Anti-capitalists and economic illiterates of all varieties claim that monopoly power is a natural result of free market competition. A monopoly is a company that is the sole provider of a good or service in a market. Go take an honest look at economic history and try to find monopolies and near-monopoly corporations that were able to maintain their dominance over a market in the long run without any government assistance and protection. You will have a hard time finding one. Here is how monopolies are really created.
Have the Government Stifle Foreign Competition
Tariffs, quotas, or outright bans on foreign goods by the government are some of the best ways to gain a foothold in becoming a domestic monopoly. This allows domestic industry to charge higher prices because it faces less competition and consumers have fewer alternatives to choose from. This is an old tactic, it’s been happening for centuries, and continues today at the expense of consumers’ wallets.
The US International Trade Commission lists over 12,000 tariffs on imports including airlines, manufacturing, steel, trucks, numerous foods and consumer goods, and many more. In fact, from 1990 to 2013 the United States was the most protectionist country in the world.
Another top strategy is to simply lobby politicians and legislators to directly give you money in the form of subsidies. This can be done in the name of “creating jobs” or “promoting economic growth.” When you’re receiving taxpayer money you can easily out-price your competitors without worrying about becoming unprofitable, yet still, dominate a market. Farmers, oil companies, car manufacturers, NFL stadiums, and defense contractors are just some of the examples of corporations suckling from the taxpayer teat.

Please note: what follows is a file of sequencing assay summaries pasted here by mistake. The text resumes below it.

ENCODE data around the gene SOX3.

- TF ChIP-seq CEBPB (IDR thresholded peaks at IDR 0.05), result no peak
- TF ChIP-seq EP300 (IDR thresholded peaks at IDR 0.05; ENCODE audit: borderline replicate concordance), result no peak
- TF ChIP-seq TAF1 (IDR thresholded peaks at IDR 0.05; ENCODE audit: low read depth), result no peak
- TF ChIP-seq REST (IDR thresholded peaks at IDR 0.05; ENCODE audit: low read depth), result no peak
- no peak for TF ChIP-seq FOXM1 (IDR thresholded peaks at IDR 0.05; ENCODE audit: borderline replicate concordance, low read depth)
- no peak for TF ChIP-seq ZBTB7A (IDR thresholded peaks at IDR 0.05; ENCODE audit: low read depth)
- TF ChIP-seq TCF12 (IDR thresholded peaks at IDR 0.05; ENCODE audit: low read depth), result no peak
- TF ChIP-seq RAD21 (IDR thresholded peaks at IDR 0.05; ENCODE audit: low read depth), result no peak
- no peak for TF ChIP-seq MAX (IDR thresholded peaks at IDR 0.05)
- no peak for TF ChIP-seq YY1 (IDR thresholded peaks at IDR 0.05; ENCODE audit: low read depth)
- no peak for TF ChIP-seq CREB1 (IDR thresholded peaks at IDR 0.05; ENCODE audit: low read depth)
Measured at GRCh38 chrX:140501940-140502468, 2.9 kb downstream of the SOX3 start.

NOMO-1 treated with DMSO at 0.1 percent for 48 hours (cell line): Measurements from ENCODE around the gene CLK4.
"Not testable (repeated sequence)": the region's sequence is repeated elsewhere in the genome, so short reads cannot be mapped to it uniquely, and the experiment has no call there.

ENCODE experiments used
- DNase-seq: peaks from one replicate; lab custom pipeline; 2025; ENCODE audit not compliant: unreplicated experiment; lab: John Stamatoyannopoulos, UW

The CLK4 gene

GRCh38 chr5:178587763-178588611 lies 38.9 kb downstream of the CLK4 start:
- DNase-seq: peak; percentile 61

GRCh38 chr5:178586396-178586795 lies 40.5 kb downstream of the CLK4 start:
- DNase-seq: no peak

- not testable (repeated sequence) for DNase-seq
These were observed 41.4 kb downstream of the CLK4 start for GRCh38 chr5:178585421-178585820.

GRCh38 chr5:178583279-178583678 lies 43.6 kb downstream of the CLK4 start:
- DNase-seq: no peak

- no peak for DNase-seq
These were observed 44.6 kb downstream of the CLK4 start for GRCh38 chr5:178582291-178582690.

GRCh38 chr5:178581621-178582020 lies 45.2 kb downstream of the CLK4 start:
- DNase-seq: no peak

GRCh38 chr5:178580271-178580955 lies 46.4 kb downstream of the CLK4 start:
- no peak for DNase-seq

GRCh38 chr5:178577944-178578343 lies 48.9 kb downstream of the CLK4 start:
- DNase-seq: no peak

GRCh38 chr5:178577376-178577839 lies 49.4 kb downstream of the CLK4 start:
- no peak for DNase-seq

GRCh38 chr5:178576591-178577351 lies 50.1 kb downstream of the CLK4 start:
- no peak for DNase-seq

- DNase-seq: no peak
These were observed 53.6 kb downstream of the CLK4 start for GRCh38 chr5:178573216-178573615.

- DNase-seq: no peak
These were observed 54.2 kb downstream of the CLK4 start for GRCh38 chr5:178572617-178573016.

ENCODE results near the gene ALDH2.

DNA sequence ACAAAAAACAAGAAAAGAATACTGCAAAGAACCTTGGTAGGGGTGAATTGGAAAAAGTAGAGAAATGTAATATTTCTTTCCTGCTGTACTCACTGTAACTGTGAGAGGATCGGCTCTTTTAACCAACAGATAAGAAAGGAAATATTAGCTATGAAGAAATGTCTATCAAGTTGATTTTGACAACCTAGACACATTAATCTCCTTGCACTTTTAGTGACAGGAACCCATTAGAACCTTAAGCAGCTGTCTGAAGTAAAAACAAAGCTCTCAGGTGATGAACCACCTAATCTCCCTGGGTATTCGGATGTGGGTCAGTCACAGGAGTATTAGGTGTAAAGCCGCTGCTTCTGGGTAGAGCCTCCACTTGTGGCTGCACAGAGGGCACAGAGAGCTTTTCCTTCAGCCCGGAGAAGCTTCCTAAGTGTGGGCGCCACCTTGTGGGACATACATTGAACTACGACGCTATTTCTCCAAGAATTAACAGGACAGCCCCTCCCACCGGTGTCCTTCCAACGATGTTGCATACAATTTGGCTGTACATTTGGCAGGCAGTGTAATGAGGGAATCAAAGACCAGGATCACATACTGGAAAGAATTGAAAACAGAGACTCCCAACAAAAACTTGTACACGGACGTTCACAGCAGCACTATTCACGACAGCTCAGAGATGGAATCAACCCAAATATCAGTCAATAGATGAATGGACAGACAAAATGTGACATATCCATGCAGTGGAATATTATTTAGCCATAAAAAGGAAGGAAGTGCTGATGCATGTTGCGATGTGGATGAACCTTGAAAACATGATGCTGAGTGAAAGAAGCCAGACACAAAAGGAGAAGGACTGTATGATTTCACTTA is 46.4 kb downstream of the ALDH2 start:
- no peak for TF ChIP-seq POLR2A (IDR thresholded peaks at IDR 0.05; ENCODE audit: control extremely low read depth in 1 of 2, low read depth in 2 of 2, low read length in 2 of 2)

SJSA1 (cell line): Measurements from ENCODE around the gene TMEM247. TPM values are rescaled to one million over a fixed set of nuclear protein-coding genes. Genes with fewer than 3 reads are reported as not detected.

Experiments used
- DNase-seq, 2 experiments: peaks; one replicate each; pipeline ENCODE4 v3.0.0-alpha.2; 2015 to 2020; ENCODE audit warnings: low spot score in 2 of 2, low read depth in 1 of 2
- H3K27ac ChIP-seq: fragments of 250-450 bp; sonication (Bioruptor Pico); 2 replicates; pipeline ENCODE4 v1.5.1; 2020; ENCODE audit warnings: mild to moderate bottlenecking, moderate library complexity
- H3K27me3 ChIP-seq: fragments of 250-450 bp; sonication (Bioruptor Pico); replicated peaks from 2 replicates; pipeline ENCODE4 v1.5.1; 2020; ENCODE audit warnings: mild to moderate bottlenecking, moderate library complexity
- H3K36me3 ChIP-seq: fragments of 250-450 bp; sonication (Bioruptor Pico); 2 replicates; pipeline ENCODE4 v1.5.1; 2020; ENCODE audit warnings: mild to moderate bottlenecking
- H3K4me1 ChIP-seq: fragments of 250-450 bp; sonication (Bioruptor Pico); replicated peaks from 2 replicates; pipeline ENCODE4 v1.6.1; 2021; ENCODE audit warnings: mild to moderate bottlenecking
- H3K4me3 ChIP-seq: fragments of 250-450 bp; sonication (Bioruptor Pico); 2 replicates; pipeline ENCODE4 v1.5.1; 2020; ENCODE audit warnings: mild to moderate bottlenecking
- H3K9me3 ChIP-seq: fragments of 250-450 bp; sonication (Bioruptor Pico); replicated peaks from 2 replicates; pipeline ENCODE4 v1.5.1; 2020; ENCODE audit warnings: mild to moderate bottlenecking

Out-Regulate Your Competition
If you can’t out-compete them, out-regulate them. This involves raising barriers to entry in many different forms such as minimum wage laws, various licensing requirements, a complex tax code, and various strict rules that inhibit new businesses from starting. These regulations harm lower-skilled workers, lower-income entrepreneurs, small businesses and startups. It’s no wonder that Wal-Mart supports raising the minimum wage and that large corporations enjoy increasing regulations – because it raises startup, employment, and operating costs for smaller competitors.
This option may not be as popular with the corporate executives and shareholders, nor with the consumers, but that doesn’t stop governments from taking complete control of entire industries. Despite America’s free market rhetoric, the US has taken partial as well as complete control of various industries at certain times, including railroads, steel mills, banks, and utilities. The TSA, the US Postal Service, and Fannie Mae and Freddie Mac are also examples of socialistic, government-run enterprises.
Monopolies are Government Creations
Of all of the Fortune 500 companies that existed in 1955, only 12% of those companies remain on the list today. That’s nearly 9 out of 10 companies gone or out-competed. Market forces require businesses to constantly innovate, improve, and meet consumer demands. The only way to remain in existence is either to innovate and make consumers happy or to be propped up by government protection. The US Postal Service is objectively terrible and unprofitable, yet only exists because of guaranteed funding through taxation. Free trade and unstifled free markets are the best and only way to empower consumers and to prevent monopoly and corporate abuse.